Condominium Insurance Important Information

The information that follows is intended to guide association boards and managers as they decide what type of property insurance coverage is best for their association residents. There has been a recent, and potentially dangerous, trend for associations to select surplus lines, or unregulated, insurers to provide their coverage. Some insurance agents are illegally “poaching” polices from the admitted market into the surplus market.

Association Board members and property managers beware: placing your association policy in the surplus lines market is potentially very risky and may even involve violations of Florida’s insurance laws and can create liability exposure to association board members and/or managers.

There are two property insurance policies that cover condos:

  1. The policy purchased by each owner (HO6) covers that owner’s unit “walls in”, and
  2. coverage purchased by the association that primarily provides coverage for a condominium association’s building shell, which includes but is not necessarily limited to the building’s roofing systems, window and door openings and common elements throughout the association’s premises

Additional coverages include law and ordinance (coverage afforded for repairs to structures that are damaged and may need upgraded electrical; heating, ventilating, and air-conditioning (HVAC); and plumbing units based on city codes.), liability coverage, board of directors’ professional liability coverage and landscaping coverage. Florida law requires that producing agent may only write commercial residential insurance policies with Florida admitted insurance companies unless the insurance agent can document through a diligent effort that three admitted insurers authorized to transact and actually writing that kind and class of insurance in this state have declined to underwrite the risk. (To read 626.916, the Eligibility for Export Statute, in its entirety, click the following hyper-link: Florida’s Diligent Effort Statute.) The plain meaning and intent of this statute is that agents may not export policies into surplus markets unless there is no admitted market that will write the risk. This statute protects insurance consumers by keeping policies in the admitted or regulated market. At least 45 other states have the same or similar protections WHAT IS A SURPLUS LINES INSURER? According to a print piece produced in conjunction with the Florida Department of Financial Services (FDFS) and the Florida Surplus Lines Service Office (FSLSO), a surplus lines insurer is defined as:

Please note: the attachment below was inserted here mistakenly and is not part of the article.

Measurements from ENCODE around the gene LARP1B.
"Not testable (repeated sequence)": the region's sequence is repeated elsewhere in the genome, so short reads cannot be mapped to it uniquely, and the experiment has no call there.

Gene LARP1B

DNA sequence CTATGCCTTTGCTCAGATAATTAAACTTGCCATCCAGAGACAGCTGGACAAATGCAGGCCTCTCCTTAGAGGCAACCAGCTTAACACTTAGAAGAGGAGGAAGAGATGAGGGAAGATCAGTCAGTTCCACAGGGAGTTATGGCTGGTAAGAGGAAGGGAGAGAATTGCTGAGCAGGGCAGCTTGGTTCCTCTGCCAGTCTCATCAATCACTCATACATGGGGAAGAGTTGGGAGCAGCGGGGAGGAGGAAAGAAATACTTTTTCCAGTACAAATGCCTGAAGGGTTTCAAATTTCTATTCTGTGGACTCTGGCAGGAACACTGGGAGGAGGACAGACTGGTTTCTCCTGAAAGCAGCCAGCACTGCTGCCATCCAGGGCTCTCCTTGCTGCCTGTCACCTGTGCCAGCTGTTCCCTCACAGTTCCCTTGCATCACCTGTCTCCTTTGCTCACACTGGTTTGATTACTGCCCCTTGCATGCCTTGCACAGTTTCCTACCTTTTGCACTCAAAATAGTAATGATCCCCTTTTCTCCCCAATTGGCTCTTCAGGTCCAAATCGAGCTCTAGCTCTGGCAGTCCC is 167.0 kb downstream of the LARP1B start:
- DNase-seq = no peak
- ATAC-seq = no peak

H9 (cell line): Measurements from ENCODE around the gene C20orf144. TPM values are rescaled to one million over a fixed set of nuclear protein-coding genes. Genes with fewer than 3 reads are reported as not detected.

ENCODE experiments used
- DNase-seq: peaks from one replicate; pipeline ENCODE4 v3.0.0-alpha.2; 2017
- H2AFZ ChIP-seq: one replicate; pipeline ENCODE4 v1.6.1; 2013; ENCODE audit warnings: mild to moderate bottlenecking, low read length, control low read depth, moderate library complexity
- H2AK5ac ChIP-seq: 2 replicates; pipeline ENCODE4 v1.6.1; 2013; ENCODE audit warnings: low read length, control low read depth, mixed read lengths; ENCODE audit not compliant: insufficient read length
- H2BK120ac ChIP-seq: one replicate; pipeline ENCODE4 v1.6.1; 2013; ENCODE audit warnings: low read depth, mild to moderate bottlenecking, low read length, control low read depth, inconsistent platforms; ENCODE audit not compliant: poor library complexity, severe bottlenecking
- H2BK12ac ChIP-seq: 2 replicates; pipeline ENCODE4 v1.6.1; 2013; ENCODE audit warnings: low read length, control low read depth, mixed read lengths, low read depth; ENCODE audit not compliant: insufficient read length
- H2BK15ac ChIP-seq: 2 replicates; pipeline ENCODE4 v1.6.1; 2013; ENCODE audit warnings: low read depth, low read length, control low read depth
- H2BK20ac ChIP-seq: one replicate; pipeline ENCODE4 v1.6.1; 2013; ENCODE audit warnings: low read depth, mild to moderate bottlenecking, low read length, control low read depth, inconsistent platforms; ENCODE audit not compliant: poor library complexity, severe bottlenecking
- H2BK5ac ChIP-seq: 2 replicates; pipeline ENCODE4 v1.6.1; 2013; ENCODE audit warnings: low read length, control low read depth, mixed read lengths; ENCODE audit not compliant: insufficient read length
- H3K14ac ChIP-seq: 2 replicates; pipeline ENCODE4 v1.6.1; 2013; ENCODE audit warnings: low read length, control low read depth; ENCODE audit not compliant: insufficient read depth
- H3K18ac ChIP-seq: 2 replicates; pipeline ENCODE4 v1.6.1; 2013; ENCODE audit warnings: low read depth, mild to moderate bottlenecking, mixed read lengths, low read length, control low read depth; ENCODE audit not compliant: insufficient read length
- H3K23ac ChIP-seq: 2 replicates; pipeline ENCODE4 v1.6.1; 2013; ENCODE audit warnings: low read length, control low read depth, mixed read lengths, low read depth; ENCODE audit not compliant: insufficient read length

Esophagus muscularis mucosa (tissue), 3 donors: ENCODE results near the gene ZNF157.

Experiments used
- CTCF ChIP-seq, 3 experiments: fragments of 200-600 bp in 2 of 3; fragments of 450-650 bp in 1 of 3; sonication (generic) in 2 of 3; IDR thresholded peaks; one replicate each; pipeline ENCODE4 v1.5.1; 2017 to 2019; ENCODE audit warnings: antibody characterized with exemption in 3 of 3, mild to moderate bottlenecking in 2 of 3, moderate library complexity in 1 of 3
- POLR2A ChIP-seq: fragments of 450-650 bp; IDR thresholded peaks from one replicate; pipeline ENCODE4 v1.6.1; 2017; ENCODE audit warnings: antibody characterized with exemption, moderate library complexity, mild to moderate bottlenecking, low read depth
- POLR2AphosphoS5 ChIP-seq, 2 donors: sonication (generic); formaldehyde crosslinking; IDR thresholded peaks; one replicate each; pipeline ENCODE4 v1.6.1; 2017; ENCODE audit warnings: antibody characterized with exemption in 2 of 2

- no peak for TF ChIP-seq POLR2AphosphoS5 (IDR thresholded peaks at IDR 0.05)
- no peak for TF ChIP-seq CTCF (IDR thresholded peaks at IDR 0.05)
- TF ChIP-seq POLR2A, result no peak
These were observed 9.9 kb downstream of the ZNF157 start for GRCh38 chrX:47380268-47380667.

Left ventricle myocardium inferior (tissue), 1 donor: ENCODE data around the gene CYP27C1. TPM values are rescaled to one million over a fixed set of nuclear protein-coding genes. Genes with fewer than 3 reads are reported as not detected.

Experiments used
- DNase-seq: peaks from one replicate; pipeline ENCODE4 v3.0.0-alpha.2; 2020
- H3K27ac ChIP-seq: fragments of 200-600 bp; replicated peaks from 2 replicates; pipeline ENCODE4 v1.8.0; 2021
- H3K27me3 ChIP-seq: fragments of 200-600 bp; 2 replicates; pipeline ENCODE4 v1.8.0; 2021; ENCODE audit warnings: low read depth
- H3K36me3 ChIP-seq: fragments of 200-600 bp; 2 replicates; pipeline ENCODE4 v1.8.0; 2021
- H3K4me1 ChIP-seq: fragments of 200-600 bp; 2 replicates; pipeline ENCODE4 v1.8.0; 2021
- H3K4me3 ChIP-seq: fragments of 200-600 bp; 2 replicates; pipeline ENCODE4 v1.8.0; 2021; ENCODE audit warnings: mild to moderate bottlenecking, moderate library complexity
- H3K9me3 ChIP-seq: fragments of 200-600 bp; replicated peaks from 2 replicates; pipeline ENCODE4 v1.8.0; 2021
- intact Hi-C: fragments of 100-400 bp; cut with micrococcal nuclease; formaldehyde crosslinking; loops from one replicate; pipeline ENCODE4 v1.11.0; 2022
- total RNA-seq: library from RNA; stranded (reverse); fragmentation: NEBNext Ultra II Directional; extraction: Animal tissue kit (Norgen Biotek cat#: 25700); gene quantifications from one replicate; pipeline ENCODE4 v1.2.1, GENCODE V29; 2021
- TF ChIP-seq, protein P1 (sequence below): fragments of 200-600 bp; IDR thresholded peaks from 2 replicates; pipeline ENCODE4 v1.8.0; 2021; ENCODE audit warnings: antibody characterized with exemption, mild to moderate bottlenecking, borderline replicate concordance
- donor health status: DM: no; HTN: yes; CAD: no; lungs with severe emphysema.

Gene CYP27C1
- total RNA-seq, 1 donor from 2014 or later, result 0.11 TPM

An alternative type of insurance coverage for consumers who cannot get coverage in the standard or “admitted” market.  Standard companies will not write policies for unusual, high-risk situations. This may include extremely old homes located in coastal areas, expensive boats and cars, day-care centers’ liability needs, or medical malpractice needs.  The surplus lines market also provides coverage for very high risks, such as professional athletes who insure their bodies or consumers looking to insure the vacant home of a recently deceased relative until after probate or the legal processing of the will.

To read 626.916, the FDFS’s and FSLSO’s print piece in its entirety, CLICK HERE: FLDFS & FSLSO Print Piece (http://www.myfloridacfo.com/Division/Consumers/understandingCoverage/Guides/documents/SurplusLinesConsumerBrochure.pdf)

Surplus Lines Insurers vs. Admitted Insurers

Surplus Lines Insurers

Benefits

  • Surplus Lines insurers can tailor policies to meet specific hard to insure risk. Condo policies generally do not fall into this category;